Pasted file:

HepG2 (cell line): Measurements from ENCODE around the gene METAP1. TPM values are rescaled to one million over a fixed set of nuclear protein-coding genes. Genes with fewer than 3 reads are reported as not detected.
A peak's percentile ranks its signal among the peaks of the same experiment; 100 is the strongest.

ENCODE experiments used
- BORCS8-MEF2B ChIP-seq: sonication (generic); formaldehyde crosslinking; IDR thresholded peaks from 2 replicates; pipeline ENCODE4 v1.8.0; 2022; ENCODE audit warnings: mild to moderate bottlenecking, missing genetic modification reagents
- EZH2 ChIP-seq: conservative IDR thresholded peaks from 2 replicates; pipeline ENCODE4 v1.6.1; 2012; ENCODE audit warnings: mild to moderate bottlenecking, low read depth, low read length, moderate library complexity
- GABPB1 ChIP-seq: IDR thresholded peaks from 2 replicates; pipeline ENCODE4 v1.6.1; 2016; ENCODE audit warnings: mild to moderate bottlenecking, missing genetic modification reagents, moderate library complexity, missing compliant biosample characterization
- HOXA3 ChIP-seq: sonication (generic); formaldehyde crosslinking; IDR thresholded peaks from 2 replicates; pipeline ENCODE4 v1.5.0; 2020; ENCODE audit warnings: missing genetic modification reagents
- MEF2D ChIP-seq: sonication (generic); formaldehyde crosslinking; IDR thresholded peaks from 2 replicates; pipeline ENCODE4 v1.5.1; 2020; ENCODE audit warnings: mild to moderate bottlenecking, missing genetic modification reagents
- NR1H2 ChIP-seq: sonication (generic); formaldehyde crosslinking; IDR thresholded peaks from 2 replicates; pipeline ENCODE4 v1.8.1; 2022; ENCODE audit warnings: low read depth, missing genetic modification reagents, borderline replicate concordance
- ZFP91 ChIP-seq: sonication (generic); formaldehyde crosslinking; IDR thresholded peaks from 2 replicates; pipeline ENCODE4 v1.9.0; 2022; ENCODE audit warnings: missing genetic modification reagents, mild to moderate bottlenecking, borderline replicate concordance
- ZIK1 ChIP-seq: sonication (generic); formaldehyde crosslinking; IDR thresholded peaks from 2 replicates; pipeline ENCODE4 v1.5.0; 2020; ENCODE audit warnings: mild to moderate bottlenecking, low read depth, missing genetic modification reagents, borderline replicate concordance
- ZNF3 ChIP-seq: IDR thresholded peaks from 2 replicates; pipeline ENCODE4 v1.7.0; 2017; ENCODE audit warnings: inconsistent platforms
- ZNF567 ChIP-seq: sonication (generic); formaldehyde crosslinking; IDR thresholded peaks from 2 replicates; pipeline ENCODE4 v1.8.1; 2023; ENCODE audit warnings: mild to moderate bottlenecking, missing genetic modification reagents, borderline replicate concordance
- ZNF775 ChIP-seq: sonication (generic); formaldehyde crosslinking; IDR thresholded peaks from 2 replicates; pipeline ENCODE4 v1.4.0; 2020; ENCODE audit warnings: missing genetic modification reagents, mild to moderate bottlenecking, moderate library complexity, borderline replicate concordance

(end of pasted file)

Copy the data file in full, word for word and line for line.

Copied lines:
HepG2 (cell line): Measurements from ENCODE around the gene METAP1. TPM values are rescaled to one million over a fixed set of nuclear protein-coding genes. Genes with fewer than 3 reads are reported as not detected.
A peak's percentile ranks its signal among the peaks of the same experiment; 100 is the strongest.

ENCODE experiments used
- BORCS8-MEF2B ChIP-seq: sonication (generic); formaldehyde crosslinking; IDR thresholded peaks from 2 replicates; pipeline ENCODE4 v1.8.0; 2022; ENCODE audit warnings: mild to moderate bottlenecking, missing genetic modification reagents
- EZH2 ChIP-seq: conservative IDR thresholded peaks from 2 replicates; pipeline ENCODE4 v1.6.1; 2012; ENCODE audit warnings: mild to moderate bottlenecking, low read depth, low read length, moderate library complexity
- GABPB1 ChIP-seq: IDR thresholded peaks from 2 replicates; pipeline ENCODE4 v1.6.1; 2016; ENCODE audit warnings: mild to moderate bottlenecking, missing genetic modification reagents, moderate library complexity, missing compliant biosample characterization
- HOXA3 ChIP-seq: sonication (generic); formaldehyde crosslinking; IDR thresholded peaks from 2 replicates; pipeline ENCODE4 v1.5.0; 2020; ENCODE audit warnings: missing genetic modification reagents
- MEF2D ChIP-seq: sonication (generic); formaldehyde crosslinking; IDR thresholded peaks from 2 replicates; pipeline ENCODE4 v1.5.1; 2020; ENCODE audit warnings: mild to moderate bottlenecking, missing genetic modification reagents
- NR1H2 ChIP-seq: sonication (generic); formaldehyde crosslinking; IDR thresholded peaks from 2 replicates; pipeline ENCODE4 v1.8.1; 2022; ENCODE audit warnings: low read depth, missing genetic modification reagents, borderline replicate concordance
- ZFP91 ChIP-seq: sonication (generic); formaldehyde crosslinking; IDR thresholded peaks from 2 replicates; pipeline ENCODE4 v1.9.0; 2022; ENCODE audit warnings: missing genetic modification reagents, mild to moderate bottlenecking, borderline replicate concordance
- ZIK1 ChIP-seq: sonication (generic); formaldehyde crosslinking; IDR thresholded peaks from 2 replicates; pipeline ENCODE4 v1.5.0; 2020; ENCODE audit warnings: mild to moderate bottlenecking, low read depth, missing genetic modification reagents, borderline replicate concordance
- ZNF3 ChIP-seq: IDR thresholded peaks from 2 replicates; pipeline ENCODE4 v1.7.0; 2017; ENCODE audit warnings: inconsistent platforms
- ZNF567 ChIP-seq: sonication (generic); formaldehyde crosslinking; IDR thresholded peaks from 2 replicates; pipeline ENCODE4 v1.8.1; 2023; ENCODE audit warnings: mild to moderate bottlenecking, missing genetic modification reagents, borderline replicate concordance
- ZNF775 ChIP-seq: sonication (generic); formaldehyde crosslinking; IDR thresholded peaks from 2 replicates; pipeline ENCODE4 v1.4.0; 2020; ENCODE audit warnings: missing genetic modification reagents, mild to moderate bottlenecking, moderate library complexity, borderline replicate concordance